The wild populations of medaka have been declining because of habitat destruction, including river construction projects completed without consideration of their impacts on ecosystems10. In addition, the wild medaka is threatened by introduced exotic predators, such as largemouth bass (Micropterus salmoides), smallmouth bass (M. dolomieu), and bluegill (Lepomis macrochirus)11. Genetic contamination caused by mating with the introduced ornamental medaka is another threat12. Because of these threats, in 1999, the medaka was listed in the Red List of Threatened Animals of Japan13. Furthermore, 10 of 15 species belonging to the genus Oryzias (for example, O. curvinotus in China and Vietnam, O. nigrimas in Indonesia, O. monogenesis in Thailand, and O. dancena in India, among others) are also listed as endangered species according to the IUCN (International Union Conservation of Nature) Red List14. The IUCN is the global authority on the status of the natural world and the measures needed safeguard it. Thus, the conservation of these endangered species is vital to the prevention of extinction.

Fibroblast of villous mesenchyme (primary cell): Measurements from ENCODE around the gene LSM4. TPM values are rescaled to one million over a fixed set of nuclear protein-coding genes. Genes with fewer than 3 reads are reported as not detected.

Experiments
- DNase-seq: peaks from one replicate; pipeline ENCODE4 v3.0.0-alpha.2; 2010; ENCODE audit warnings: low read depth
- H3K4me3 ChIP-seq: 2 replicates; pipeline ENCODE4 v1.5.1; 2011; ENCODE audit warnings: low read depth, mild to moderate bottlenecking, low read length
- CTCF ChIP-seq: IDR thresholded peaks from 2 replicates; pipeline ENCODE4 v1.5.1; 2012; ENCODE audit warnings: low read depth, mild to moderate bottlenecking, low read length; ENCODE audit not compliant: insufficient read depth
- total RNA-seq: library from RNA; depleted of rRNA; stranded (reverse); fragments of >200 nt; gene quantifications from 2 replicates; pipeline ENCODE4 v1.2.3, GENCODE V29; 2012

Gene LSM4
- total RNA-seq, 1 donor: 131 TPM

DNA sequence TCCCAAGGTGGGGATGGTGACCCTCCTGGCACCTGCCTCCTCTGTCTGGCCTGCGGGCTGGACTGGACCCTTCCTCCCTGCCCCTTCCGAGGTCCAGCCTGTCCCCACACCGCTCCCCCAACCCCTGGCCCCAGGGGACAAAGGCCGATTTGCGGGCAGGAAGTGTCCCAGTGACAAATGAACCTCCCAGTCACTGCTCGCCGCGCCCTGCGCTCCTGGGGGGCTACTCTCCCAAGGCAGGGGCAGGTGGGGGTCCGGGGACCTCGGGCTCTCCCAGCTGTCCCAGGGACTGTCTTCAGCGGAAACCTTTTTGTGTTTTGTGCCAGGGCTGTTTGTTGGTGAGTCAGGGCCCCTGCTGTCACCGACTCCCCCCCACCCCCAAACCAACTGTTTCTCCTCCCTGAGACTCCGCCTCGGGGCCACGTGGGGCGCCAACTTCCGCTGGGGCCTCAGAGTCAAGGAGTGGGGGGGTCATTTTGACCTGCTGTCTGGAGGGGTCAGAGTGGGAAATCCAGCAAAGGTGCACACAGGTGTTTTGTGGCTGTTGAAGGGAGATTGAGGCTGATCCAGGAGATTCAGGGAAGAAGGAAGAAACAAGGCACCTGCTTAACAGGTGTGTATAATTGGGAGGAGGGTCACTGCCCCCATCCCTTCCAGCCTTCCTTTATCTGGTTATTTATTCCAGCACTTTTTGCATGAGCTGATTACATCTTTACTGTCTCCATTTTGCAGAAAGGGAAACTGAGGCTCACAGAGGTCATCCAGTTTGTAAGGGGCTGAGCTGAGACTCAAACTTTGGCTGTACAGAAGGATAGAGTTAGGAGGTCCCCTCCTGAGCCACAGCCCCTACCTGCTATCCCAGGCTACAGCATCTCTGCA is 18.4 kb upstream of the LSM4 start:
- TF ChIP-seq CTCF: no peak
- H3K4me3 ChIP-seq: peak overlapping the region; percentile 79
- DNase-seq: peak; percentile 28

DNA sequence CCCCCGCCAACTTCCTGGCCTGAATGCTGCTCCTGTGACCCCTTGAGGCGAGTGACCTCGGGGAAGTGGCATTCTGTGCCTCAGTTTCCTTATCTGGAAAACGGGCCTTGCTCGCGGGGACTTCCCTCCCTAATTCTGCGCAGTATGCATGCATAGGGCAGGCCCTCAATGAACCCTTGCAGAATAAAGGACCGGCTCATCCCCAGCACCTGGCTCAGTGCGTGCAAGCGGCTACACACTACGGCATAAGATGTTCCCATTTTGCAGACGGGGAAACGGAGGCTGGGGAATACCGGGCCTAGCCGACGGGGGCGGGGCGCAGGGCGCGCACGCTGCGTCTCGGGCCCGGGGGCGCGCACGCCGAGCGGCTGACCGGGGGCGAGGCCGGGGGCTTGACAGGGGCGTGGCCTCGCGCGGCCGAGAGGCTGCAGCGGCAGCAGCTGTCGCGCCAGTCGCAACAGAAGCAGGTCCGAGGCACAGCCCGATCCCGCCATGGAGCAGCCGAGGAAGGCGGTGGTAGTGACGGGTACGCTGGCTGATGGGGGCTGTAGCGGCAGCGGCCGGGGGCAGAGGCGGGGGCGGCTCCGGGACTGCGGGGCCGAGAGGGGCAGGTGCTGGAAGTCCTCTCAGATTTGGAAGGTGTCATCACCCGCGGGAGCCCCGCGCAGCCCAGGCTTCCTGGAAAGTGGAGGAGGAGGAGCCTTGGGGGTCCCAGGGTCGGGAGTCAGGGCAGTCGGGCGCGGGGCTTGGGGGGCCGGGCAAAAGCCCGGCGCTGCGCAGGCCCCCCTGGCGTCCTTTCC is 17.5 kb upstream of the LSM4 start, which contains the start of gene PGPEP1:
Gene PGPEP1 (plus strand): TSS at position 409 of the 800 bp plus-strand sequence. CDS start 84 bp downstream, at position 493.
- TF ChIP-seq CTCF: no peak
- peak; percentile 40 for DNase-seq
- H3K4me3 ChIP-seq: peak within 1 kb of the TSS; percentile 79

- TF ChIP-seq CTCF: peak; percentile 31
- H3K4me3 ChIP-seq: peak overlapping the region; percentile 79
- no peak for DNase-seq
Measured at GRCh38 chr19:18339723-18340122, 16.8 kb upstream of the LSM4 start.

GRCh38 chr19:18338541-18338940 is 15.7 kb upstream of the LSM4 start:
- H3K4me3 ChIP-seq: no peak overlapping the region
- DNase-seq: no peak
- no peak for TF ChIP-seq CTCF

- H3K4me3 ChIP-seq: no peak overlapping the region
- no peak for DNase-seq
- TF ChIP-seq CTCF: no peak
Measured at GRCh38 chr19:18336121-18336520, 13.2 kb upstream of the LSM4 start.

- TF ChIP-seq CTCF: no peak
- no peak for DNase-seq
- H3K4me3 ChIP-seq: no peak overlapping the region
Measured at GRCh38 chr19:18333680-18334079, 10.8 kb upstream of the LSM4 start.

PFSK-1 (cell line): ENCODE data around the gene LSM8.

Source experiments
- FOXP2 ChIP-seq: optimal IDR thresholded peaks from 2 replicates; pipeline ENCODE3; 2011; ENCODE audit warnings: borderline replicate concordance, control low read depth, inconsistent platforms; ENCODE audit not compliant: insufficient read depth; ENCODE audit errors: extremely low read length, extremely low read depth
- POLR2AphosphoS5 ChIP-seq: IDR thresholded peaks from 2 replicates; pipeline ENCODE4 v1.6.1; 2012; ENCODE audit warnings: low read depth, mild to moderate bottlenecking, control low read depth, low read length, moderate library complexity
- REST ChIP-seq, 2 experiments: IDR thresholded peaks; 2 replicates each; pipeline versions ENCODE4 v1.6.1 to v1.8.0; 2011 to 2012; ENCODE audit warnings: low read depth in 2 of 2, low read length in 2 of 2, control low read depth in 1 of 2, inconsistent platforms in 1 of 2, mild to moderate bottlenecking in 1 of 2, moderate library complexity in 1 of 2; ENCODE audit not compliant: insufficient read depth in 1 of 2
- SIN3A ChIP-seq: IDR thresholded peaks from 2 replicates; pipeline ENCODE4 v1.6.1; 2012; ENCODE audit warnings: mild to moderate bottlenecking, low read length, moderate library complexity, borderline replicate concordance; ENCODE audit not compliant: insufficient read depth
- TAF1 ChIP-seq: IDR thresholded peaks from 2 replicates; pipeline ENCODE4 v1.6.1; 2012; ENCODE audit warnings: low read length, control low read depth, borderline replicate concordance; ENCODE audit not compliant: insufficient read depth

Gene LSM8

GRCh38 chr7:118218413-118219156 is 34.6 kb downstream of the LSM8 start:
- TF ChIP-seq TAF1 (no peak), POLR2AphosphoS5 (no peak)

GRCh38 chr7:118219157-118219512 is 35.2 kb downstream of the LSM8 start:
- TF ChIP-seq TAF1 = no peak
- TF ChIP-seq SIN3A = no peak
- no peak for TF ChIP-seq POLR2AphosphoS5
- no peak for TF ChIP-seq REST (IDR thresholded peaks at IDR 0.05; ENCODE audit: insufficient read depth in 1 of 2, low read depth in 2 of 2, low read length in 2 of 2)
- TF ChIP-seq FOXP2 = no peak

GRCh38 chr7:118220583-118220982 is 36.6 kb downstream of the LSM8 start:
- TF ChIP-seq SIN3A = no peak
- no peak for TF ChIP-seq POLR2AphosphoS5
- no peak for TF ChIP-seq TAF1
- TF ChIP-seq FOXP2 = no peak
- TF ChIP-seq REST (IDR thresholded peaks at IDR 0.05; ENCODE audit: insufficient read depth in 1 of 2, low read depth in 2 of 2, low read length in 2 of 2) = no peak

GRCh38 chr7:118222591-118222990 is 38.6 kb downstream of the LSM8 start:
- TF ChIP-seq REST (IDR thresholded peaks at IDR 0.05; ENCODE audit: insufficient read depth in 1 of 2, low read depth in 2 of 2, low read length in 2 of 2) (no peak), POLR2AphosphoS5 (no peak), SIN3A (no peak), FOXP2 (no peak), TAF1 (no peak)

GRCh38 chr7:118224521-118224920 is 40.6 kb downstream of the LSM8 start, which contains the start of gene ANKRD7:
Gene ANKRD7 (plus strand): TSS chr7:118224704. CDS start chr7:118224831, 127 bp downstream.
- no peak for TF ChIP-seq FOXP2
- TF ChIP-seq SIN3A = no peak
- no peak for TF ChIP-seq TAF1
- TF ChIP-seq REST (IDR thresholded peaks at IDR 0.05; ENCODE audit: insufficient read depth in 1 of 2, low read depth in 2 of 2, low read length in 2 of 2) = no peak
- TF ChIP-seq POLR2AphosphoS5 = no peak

The only currently available method for preserving medaka strains is rearing live individuals and cryopreservation of their sperm15. Compared with mice and rats, the medaka is associated with higher risks of loss of parent fish through pathogen infection or accidental fatalities related to rearing facilities because of the water pumps and heaters in the breeding facilities. Moreover, there is an unavoidable problem of mutation caused by mobile DNA elements16,17. Indeed, genomic change caused by transposition of the Albatross transposon in the Double anal fin strain has been observed18.
In some mammals, including mice and rats, cryobanking of embryos and sperm19 can semi-permanently preserve genetic resources; however, past attempts in the cryopreservation of fish embryos and mature eggs have been unsuccessful20 because of their large size and low membrane permeability21,22.